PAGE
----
Sharp Branched Gold Nanostar-Based Lateral-Flow Immunoassay for Detection of Yersinia pestis

Supriya Atta, Aidan J. Canning, Ren Odion, Hsin Neng Wang, Derrick Hau, Jasmine Pramila Devadhasan, Alexander Jarrett Summers, Marcellene A. Gates-Hollingsworth, Kathryn J. Pflughoeft, Jian Gu, Douglas C. Montgomery, David P. AuCoin, Frederic Zenhausern, Tuan Vo-Dinh

Research output: Contribution to journalArticlepeer-review

5 Scopus citations


Over the past few decades, colorimetric paper-based lateral flow immunoassay (LFIA) has emerged as a versatile analytical tool for rapid point-of-care detection of infectious diseases with high simplicity and flexibility. The LFIA sensitivity is based on color visualization of the antibody-labeled nanoparticles bound with the target analytes at the test line. Therefore, the nanoparticle design is crucial for LFIA sensitivity. The traditional LFIA is based on spherical gold nanoparticles, which usually suffer from poor sensitivity because of very low optical contrast at the test line. To improve the LFIA sensitivity, we have developed an LFIA based on gold nanostars (GNSs) with different branch lengths and sharpness (GNS-1, GNS-2, and GNS-3), which possess higher optical contrast than conventional gold nanospheres (GNSPs). We have selected the bacterium Yersinia pestis as a model analyte system. The effective affinity of GNSPs and GNSs with the Y. pestis fraction 1 (F1) protein was quantitively investigated by colorimetric and optical density measurements of the test line. The results show that GNS-3, which has maximum spike length and branch sharpness, exhibits the highest analytical sensitivity based on the limit of detection of the LFIA readout compared to other GNSs and GNSPs. The detection limit of the Y. pestis F1 antigen was achieved up to 0.1 ng/mL for GNS-3, which is 100 times lower than that for the GNSP at a 1 pmol/L concentration and 10 times lower than that for the reported procedure based on traditional gold nanoparticles. Overall, our prototype LFIA platform based on a highly spiked GNS (GNS-3) exhibits high analytical sensitivity, indicating it to be a promising candidate for routine LFIA application to detect infectious diseases.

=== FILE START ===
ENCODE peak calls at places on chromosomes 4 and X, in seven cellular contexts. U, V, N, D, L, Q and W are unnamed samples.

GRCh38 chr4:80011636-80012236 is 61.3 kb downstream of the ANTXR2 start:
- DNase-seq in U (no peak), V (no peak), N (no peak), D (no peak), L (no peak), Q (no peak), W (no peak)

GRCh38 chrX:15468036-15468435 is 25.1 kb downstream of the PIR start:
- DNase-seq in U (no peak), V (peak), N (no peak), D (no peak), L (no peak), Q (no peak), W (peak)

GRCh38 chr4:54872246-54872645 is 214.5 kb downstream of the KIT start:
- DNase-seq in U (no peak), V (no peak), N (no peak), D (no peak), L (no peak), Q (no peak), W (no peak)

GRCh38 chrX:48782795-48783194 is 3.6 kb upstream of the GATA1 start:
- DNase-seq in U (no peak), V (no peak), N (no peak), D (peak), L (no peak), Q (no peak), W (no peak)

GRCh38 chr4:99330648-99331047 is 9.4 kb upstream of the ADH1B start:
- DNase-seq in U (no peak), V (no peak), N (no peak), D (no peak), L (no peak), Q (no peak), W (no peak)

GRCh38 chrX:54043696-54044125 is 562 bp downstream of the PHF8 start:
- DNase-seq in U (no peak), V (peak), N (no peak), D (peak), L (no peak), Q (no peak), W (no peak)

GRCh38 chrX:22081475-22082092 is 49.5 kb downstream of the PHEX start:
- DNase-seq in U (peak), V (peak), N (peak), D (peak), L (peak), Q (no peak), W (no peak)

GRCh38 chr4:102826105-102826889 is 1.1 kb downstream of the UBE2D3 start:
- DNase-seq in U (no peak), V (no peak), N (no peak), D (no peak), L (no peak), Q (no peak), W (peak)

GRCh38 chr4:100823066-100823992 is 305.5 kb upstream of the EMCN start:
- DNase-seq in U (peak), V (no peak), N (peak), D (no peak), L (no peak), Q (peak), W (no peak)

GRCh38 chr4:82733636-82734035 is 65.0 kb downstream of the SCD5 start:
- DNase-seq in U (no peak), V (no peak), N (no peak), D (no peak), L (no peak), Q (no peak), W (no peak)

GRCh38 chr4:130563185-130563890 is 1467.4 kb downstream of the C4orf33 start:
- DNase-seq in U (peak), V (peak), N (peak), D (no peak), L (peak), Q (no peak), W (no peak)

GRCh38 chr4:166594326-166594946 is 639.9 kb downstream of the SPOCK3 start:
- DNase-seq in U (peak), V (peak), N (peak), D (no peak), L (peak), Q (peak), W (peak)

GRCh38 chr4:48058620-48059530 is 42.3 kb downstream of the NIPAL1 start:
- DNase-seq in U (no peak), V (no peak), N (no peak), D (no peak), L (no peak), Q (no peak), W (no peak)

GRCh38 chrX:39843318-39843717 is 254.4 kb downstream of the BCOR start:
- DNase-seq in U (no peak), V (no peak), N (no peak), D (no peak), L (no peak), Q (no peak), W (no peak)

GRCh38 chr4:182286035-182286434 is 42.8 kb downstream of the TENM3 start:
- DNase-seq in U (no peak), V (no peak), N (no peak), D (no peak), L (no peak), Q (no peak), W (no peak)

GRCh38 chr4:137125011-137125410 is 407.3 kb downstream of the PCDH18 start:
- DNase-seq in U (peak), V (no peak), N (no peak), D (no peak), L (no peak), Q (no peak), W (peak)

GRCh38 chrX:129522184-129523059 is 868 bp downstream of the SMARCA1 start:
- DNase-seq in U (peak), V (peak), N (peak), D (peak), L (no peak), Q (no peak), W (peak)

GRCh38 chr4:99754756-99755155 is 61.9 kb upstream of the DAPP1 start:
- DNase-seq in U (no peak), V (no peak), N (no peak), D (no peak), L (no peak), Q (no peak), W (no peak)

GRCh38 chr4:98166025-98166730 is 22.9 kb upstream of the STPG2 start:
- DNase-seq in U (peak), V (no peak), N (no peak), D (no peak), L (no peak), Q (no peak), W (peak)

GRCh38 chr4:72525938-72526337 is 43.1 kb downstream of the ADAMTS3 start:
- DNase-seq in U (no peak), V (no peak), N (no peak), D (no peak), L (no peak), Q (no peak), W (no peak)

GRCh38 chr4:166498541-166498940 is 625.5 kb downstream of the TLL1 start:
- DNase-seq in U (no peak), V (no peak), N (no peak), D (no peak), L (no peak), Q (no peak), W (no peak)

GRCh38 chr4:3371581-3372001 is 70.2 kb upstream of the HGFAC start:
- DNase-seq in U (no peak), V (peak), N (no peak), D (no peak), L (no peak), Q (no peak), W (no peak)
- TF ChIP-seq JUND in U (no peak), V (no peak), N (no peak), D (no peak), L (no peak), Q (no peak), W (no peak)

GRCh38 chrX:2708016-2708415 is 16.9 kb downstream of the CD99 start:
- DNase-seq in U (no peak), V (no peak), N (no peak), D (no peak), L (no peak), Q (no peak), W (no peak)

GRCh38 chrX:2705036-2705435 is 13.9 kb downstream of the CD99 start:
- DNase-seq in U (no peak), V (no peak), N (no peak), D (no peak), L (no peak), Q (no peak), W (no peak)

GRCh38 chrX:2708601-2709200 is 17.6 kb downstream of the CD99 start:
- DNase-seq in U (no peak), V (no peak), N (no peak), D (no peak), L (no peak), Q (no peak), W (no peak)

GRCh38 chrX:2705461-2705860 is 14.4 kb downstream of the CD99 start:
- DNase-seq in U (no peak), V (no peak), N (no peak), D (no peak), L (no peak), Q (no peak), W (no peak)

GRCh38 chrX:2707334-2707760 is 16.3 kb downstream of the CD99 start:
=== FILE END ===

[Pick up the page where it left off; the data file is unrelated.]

Original languageEnglish (US)
Pages (from-to)3884-3892
Number of pages9
JournalACS Applied Nano Materials
Issue number5
StatePublished - Mar 10 2023
Externally publishedYes


  • LFIA
  • Yersinia pestis
  • gold nanospheres
  • gold nanostars
  • lateral flow
  • sharp branches

ASJC Scopus subject areas

  • General Materials Science


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